To the Black Sea Coast
I was up early for a quick tour round Bucharest then off to visit some friends near the Black Sea coast in Bulgaria. On going to get the car from the overnight parking, this morning’s parking attendant also decided he wanted a slice of the cake and, with the usual ‘I hungry’ and hand to mouth gestures, he was after money. I can’t believe he was that hungry as he looked as if he had eaten more pies in his time than I had, and I’ve had a few. Anyway, I gave him the last few Lei I had in my wallet not thinking I’d need them again but how wrong I was to be. He looked at me with disdain, but it was too late, I jumped in the car, fired it up and shot out of the courtyard.
A few Aussies I had been speaking to in the hostel as well as the guys I’d had dinner with the previous evening all came out for a signing session. This took a little longer than expected, especially as the Aussies thought it was great that I was travelling in such a ‘gnarly’ car.
Once on the way I stopped for a couple of photo opportunities in the city, then headed south for the border with Bulgaria. Once I reached the border there was a bridge to cross and, unknown to me, there was a toll of €6 to pay. On pulling up to the booth I handed over my debit card only to be told sternly ‘cash only.’ I now rued the moment I gave my last few Lei away as I had no cash whatsoever. Smiling sweetly, I showed the attendant my empty wallet which was met with a practiced shrug of the shoulders. After me trying to explain I only had a card and no cash, she hopped out of the booth. I hoped she would let me through the barrier, but no, she made everyone else behind me reverse and ushered me out of the way leaving me at the side of the road. I tried to ask another attendant if she could speak English to help me but this was also met with a practiced shrug of the shoulders and a complete lack of eye contact.
In a bit of a bad mood by now, I crunched the car into reverse and shot backwards against incoming traffic, right in front of a Police van. I thought to myself I’d really done it this time, but not a word from the Police (can’t see that happening in the UK)
I drove back into the nearest town to get some cash, in a denomination that I no longer needed, and went back to pay for the bridge toll. Goodbye and good riddance Romania!
Once across the bridge I queued for the Bulgarian border crossing where the border guard took a cursory glance at my passport and laughed, heartily exclaiming ‘Good car’ – his signature is on the roof somewhere too.
Heading south, the road was of decent quality and good fun to drive until I caught up with a BMW X5 that just didn’t want to let me past, even though it wasn’t travelling as quickly as me, it would blast off into the distance, then slow down to a ridiculously slow speed at the merest hint of a bend, where I would loose all my momentum again. At last my chance arose on a steep downhill section, our side of the road has a few patches of about 1” depth dug out and the BMW, not wanting to ‘off road,’ pulled to the oncoming side of the carriageway and braked so I carried on and scooted up the inside, still on the correct side of the road.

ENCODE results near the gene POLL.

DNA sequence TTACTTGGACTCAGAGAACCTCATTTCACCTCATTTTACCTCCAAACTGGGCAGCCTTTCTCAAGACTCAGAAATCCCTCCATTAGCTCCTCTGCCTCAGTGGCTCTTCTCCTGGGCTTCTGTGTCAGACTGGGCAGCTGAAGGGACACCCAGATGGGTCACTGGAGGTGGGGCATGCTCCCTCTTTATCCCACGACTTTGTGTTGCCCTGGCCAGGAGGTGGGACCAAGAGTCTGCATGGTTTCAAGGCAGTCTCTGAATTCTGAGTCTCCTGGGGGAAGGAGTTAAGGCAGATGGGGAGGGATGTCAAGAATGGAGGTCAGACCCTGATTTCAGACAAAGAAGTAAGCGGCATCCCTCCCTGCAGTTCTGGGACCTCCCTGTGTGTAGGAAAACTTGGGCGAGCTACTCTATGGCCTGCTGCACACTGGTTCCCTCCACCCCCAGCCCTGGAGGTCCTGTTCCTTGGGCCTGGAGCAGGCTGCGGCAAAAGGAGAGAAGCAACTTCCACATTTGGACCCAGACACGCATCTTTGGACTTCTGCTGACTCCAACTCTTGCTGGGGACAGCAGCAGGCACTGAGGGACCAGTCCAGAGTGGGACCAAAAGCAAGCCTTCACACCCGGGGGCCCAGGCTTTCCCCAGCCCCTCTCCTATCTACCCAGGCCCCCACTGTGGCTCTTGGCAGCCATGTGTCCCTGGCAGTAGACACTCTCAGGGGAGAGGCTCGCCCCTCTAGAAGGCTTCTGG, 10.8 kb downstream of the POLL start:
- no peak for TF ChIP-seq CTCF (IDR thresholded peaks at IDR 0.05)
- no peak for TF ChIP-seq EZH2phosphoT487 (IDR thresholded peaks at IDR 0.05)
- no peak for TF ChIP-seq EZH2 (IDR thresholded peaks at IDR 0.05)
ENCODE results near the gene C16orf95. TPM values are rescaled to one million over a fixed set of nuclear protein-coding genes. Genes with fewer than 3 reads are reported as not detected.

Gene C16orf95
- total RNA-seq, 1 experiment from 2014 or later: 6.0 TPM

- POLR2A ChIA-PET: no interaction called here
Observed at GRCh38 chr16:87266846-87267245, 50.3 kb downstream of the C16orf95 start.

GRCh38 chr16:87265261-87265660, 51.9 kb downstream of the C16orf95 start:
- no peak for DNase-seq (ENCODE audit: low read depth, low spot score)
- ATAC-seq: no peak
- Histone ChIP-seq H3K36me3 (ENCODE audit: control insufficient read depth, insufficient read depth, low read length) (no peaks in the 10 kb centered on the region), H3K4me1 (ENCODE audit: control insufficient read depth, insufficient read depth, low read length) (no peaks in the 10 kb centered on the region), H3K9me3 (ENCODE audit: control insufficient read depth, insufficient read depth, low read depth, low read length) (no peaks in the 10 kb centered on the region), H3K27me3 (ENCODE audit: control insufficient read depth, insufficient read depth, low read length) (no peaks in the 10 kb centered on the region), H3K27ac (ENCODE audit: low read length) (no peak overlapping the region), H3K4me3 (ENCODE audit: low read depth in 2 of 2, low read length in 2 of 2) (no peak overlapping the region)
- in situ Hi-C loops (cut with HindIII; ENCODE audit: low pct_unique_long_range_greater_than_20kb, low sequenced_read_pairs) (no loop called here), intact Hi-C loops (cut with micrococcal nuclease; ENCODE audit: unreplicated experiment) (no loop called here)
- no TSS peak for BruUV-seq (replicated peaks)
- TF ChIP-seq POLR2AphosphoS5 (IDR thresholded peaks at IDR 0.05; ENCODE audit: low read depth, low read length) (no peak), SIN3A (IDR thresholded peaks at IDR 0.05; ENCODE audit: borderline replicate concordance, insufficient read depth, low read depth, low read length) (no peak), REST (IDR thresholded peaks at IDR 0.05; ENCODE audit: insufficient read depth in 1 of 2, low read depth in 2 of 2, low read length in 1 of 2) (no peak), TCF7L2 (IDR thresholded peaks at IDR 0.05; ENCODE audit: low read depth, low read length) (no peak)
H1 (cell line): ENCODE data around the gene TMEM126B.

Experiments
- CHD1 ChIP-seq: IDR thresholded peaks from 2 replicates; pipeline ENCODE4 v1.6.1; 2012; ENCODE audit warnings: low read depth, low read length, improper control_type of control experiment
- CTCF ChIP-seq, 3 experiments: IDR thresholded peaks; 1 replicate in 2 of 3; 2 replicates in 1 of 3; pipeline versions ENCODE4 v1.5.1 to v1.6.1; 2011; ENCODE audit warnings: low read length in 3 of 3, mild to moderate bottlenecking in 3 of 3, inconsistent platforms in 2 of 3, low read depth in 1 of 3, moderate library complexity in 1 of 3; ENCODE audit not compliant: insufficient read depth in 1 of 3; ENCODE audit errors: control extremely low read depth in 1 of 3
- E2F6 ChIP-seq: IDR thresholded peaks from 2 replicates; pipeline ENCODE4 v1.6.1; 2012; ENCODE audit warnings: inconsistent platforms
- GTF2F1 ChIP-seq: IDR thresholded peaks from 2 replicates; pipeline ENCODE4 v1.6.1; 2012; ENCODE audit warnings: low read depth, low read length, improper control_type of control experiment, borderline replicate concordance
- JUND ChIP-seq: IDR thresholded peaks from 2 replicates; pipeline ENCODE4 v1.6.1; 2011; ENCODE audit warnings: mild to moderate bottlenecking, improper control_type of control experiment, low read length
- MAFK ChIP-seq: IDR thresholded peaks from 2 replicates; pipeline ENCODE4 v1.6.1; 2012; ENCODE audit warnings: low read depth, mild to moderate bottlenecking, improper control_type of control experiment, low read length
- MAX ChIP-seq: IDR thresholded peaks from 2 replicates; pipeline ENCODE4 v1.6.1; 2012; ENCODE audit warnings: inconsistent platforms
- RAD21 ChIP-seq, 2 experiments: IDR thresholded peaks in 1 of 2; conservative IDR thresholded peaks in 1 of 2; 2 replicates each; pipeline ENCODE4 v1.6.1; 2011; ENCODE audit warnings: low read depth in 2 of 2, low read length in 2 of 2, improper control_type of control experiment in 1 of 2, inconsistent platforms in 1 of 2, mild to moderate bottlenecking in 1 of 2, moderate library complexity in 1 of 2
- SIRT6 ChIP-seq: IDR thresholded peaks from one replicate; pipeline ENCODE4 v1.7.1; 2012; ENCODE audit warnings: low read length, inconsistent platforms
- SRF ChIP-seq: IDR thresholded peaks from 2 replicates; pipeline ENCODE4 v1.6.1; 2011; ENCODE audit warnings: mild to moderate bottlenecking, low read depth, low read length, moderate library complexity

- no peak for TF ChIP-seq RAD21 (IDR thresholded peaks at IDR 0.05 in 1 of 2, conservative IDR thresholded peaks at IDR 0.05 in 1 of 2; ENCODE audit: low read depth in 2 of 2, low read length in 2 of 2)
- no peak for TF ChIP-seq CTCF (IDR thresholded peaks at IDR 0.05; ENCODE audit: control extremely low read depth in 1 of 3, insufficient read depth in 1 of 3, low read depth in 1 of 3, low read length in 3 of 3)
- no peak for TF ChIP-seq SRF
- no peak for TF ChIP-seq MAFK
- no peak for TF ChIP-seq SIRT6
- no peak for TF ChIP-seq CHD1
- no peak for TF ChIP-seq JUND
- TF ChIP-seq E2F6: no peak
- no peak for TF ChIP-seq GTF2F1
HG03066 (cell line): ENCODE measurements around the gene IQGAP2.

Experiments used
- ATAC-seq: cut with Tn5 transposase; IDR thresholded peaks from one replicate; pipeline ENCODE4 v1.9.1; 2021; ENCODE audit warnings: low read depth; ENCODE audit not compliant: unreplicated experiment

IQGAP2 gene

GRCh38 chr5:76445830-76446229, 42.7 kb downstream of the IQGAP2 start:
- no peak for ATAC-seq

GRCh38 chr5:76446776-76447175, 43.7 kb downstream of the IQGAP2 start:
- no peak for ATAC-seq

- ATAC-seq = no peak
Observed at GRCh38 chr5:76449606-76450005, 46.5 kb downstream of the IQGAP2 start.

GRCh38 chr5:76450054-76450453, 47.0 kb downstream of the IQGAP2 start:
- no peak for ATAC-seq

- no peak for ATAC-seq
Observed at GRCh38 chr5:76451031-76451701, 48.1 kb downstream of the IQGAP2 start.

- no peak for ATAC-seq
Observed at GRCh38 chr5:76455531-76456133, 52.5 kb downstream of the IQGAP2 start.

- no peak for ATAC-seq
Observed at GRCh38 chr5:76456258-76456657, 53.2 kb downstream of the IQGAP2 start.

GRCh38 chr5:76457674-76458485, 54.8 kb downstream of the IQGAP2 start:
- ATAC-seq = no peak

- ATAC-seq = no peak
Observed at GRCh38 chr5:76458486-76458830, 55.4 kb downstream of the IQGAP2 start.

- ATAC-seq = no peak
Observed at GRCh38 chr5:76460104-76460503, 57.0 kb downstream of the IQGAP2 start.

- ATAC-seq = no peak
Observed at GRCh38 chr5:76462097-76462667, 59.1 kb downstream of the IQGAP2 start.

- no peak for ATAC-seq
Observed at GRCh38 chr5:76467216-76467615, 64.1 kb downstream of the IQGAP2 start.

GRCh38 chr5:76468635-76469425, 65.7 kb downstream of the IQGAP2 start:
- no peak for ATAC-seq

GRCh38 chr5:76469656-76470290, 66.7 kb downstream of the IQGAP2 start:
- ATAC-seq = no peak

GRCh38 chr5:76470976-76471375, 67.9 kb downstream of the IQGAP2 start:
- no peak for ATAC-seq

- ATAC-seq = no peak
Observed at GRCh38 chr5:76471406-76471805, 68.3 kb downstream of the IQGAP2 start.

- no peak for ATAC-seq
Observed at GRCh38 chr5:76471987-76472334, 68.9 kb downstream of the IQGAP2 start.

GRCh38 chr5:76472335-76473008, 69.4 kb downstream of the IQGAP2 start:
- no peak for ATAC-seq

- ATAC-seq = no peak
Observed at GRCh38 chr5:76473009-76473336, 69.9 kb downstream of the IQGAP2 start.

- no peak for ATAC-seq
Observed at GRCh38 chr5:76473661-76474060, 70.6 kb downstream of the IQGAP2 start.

Once I reached the main highway to Varna, I couldn’t understand why so many people were driving on the hard shoulder till I tried it too, the surface was far better than the main carriageway. Apparently there have been many crashes with people pulling onto the motorway from the slip road as normal and hitting cars travelling on the hard shoulder.
I arrived in the small town of Nevsha to be met by Graham who led me to their house. Graham and Amy, collectively known as Gramy, emigrated from the Taunton area to live in Bulgaria roughly 3 months ago and I was to be their first visitor. On arriving I asked if it was possible to do some clothes washing but sadly they had had no water for the day, a reasonably common occurrence it seems.
Before going out to Varna, the seaside town, we all had baths with heated buckets of water – it reminded me of times as a child when we visited a cottage in the Highlands of Scotland rented by the school I went to. My bucket seemed to have a lot of grit in it, I expect as it was used for carting sand around, Amy claimed this was exfoliant!
We ventured into Varna for the evening, which was beginning to close after the summer season and had a good dinner at a beach restaurant before heading to a rather pleasant bar with individually shrouded seating areas in a large garden.
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